He said Western nations should support technology to circumvent internet restrictions in Iran
Pahlavi, like many others, has spoken before of the regime crumbling
Reza Pahlavi, the son of Iran’s last shah, believes the clerical state that toppled his father is on the brink of crumbling. What Iranians need now, he says, is stronger support from the West.
As ultraconservative Ebrahim Raisi was sworn in Tuesday as the eighth president of the Islamic republic, Pahlavi, who lives in exile near Washington, pointed to an election turnout rate of 48.8 percent, the lowest since the 1979 revolution, as well as demonstrations first triggered by serious water shortages.
“Is the regime fragmented, is it fragile, is it bordering on the precipice? Yes it is, but like anything else, if you throw them a lifeline, they’ll catch a second breath and survive a bit,” he told AFP in an interview.
“We have an opportunity to put the final nail in the coffin. And we’re not asking the world to do that for us; the people of Iran want to do it, but they need some help.”
He said Western nations should support technology to circumvent internet restrictions in Iran, disinvest from the state and develop a “strike fund” to support workers who wage nonviolent civil disobedience.
Pahlavi, like many others, has spoken before of the regime crumbling. But he insisted this time was different as forces are “just killing people,” including “young people who are thirsty and seeking their rights.”
“This isn’t a response that shows confidence or stability. It’s like a last effort to put out the flames,” he said.
‘Slap in the face’
Pahlavi described Raisi, born six weeks after the prince in 1960, as a “butcher” and “perhaps one of the darkest and most sinister individuals that the Islamic Republic has ever produced.”
As a prosecutor, Raisi is linked to the mass executions of Marxists and other leftists in 1988.
“What’s the most shocking to us is not so much how (Iranian) people are responding, but it’s rather Western democracies, of whom we had the most expectation, seem to be stabbing the people in the back,” Pahlavi said.
He pointed to the decisions, notably of the European Union, to attend the inauguration as “almost like a slap in the face, to say the least,” by legitimizing Raisi.
US President Joe Biden’s administration, while criticizing Raisi on human rights, engaged in months of fruitless indirect talks with the previous, more moderate administration of Hassan Rouhani on reviving a 2015 nuclear accord.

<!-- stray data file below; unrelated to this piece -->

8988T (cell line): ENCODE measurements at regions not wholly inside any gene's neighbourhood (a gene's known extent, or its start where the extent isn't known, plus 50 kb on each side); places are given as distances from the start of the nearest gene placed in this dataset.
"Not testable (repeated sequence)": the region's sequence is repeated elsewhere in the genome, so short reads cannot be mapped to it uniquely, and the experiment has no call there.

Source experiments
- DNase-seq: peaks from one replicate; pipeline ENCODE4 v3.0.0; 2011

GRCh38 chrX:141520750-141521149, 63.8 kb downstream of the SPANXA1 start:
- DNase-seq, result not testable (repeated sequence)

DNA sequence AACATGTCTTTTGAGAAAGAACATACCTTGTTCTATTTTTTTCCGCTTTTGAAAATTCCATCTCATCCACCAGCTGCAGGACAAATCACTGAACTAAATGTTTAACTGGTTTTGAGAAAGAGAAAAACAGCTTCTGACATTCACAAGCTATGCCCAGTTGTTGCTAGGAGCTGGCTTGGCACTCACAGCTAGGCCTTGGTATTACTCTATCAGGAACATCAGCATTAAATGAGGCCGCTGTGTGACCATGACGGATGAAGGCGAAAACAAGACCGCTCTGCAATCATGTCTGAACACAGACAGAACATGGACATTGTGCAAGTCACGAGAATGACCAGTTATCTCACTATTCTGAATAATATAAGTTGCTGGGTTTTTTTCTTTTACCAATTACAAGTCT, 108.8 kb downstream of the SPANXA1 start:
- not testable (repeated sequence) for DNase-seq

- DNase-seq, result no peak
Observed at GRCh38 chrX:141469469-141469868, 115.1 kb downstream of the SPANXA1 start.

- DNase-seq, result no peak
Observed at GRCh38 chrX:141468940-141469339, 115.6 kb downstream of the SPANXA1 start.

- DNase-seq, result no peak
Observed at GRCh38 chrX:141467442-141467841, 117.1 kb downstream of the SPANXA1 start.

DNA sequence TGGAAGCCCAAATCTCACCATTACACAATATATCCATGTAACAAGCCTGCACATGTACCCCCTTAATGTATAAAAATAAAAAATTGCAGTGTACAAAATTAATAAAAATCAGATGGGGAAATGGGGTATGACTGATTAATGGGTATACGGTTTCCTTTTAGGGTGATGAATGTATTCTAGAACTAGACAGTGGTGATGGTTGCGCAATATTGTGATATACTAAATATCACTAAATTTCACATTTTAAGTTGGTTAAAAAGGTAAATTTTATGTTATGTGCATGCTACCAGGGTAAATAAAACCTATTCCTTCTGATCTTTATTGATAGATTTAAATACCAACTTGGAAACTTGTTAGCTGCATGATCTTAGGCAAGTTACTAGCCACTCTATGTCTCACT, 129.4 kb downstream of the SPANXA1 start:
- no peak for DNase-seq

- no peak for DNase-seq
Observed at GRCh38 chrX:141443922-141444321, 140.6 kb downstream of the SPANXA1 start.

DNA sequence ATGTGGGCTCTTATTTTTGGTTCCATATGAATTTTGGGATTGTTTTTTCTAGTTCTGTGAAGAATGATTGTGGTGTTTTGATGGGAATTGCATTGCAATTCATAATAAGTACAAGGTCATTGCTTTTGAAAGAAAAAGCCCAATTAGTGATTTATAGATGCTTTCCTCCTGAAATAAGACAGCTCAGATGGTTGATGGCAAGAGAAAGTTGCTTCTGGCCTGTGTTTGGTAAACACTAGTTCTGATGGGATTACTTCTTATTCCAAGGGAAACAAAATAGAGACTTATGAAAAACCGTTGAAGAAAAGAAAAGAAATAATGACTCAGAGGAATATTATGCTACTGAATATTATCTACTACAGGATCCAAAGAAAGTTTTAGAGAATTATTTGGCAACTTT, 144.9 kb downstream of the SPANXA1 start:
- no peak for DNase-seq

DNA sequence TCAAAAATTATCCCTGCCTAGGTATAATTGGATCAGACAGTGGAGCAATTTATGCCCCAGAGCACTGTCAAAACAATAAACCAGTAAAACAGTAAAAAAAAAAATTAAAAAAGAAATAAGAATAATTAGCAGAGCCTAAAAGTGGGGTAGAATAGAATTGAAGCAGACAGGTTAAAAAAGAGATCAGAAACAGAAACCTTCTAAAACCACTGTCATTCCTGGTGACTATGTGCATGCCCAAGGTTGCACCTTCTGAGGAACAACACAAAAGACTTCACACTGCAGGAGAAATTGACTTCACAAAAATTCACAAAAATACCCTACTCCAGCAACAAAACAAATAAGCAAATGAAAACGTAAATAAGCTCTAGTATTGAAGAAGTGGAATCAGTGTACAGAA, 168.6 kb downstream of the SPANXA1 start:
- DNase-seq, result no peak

Biden argues that the accord, which was trashed by Donald Trump as he imposed punishing sanctions, would serve US interests by containing nuclear work by Iran, which since 1979 has been an arch-enemy of the United States and its regional allies Israel and Saudi Arabia.
‘Symbol above the fray’
Sporting a crisp suit with a lapel pin the shape of Iran bearing the imperial-era lion emblem, Pahlavi speaks with a relaxed smile, and in exile has pursued passions for nature photography and playing drums. His priorities do not include restoring the 2,500-year-old monarchy.
Social media footage in recent years have shown demonstrators voicing nostalgia for the Pahlavi dynasty, an era when oil-producing Iran was rapidly developing and enjoyed warm relations with the West, although few see a groundswell of support for monarchists.
Pahlavi said he was “republican in nature” and that Iranians should decide whether they need a “symbol above the fray” — who could be elected rather than inheriting a throne.
The position could be “something totally new that still is true to the spirit and the fabric and the culture of a nation, but it is adapted to today’s rules of democracy and self-governance,” he said.
Pahlavi voiced hope for a conference soon of the Iranian opposition and said the future should eventually be decided by a constituent assembly of “secular, democratic forces.”
Pahlavi said he is not advocating regime change led by the US military — an idea that has little support in Washington as it seeks to exit Afghanistan and Iraq. But he said the United States needs a dialogue with the opposition.
“We’re not saying don’t talk to Islamic Republic. You need to have a channel of communication for the sake of diplomacy, we all understand that,” he said.
“But thinking that those who are part of the problem are going to offer you a solution is madness.”